The Institute for Local Self-Reliance (ILSR) is a leading institution documenting and researching the solar rooftop revolution in the US (and elsewhere to some degree). Based on its Rooftop Revolution report, below is a Solar Rooftop Revolution infographic from ILSR. It highlights the time when US rooftop solar power is projected to cost less (without subsidies or other incentives) than grid electricity across, on average. It’s a fun infographic and based on a great report… but the focus on unincentivized solar grid parity misses the much bigger story we’re living in today — that solar panels cost less than electricity today (when you include important and well deserved solar incentives). Check out the commentary below the infographic for more on that.
The Item This Solar Grid Parity Infographic Leaves Out
Solar grid parity and the solar panel cost projections in the infographic above are based on a lot of assumptions (e.g. how long the solar panels will be working and in use, the projected drop in the cost of solar, the projected rise in electricity prices, etc.). ILSR would be happy to tell you this, and does right up front in its Rooftop Revolution report [PDF].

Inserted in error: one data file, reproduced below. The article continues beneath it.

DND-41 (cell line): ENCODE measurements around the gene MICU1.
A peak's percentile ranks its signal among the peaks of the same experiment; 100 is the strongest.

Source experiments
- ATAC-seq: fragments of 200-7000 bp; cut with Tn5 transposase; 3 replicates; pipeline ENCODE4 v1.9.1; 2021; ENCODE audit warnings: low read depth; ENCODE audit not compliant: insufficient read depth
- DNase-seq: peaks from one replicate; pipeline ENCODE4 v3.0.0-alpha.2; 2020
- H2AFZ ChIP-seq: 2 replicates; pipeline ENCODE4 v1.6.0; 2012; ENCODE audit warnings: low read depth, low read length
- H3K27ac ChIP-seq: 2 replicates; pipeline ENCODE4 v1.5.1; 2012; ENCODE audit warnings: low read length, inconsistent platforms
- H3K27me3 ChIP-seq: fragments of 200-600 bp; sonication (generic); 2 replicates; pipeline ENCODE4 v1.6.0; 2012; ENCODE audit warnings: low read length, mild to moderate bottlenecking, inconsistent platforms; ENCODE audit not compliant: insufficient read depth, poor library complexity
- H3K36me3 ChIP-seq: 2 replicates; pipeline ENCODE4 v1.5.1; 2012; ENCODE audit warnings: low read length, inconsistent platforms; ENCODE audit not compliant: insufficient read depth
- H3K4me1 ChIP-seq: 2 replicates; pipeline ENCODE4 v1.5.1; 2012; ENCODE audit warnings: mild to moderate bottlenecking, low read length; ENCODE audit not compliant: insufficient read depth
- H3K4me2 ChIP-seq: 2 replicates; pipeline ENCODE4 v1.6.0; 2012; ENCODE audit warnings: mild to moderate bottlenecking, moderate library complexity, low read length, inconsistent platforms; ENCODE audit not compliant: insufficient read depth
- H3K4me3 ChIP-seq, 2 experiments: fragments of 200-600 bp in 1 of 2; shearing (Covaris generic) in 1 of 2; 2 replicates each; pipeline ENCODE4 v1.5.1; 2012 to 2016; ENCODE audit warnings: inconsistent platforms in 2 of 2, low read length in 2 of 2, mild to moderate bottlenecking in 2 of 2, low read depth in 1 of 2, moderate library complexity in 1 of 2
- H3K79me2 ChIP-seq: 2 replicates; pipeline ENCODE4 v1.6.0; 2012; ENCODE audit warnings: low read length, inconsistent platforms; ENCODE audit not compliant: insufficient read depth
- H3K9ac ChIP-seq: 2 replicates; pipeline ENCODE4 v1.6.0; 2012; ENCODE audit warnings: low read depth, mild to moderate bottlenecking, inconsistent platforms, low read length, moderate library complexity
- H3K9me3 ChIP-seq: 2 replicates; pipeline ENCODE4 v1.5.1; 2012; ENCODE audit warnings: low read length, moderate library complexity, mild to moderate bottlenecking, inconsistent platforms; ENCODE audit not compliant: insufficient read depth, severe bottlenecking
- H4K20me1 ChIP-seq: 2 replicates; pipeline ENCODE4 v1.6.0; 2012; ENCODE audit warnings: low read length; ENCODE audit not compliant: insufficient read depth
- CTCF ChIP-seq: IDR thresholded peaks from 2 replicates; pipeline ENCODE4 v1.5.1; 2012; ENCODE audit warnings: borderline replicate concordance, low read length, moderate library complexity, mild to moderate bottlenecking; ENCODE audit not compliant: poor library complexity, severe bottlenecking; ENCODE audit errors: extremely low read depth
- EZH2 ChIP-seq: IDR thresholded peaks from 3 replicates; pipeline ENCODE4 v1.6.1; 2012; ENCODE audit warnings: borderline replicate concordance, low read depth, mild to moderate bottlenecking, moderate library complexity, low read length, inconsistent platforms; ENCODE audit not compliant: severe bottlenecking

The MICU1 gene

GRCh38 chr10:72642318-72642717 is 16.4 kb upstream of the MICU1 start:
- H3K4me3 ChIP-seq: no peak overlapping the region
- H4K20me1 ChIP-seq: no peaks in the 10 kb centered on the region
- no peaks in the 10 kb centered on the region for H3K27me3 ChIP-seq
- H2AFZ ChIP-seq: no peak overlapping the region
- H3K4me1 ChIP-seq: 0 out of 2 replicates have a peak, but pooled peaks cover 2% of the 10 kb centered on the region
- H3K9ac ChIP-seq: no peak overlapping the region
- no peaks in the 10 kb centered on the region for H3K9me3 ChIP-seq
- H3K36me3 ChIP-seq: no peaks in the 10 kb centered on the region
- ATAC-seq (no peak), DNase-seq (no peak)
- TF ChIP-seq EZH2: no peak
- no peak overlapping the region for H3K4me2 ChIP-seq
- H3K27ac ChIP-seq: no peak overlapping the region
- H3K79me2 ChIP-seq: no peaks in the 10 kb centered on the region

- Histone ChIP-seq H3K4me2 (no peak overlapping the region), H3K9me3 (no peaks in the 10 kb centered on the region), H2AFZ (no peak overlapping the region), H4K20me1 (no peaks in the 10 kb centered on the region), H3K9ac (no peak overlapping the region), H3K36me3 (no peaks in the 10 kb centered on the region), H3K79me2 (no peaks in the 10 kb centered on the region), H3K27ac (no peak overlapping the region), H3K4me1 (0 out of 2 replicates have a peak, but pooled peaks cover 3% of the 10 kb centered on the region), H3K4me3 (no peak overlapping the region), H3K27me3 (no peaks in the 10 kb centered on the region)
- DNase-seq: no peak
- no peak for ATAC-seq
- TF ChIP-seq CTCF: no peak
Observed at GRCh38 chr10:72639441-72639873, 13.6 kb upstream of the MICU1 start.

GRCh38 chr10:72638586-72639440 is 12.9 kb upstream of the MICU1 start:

However, one of the key assumptions (and points) in the analysis above is that these solar cost and grid parity projections are for unsubsidized solar.
It’s mentioned in the infographic there, but you could have easily missed it, and what that actually means is not explained at all. Basically, the ILSR study is a look at the big picture and a look at what is likely to happen as solar tax incentives or subsidies are removed. However, nationwide, that isn’t scheduled to happen until 2016… and there are also many local and state solar subsidies across the country. In other words, while solar power is projected to hit “grid parity” on average nationwide by about 2017, with subsidies available today, most of you reading this are probably already at grid parity, and certainly at “economic parity” — the point where it makes more financial sense to go solar than to keep paying the electric company for your electricity. Solar panels cost less already (if you take these important incentives into account) than buying electricity from the grid. Seriously. Look into it.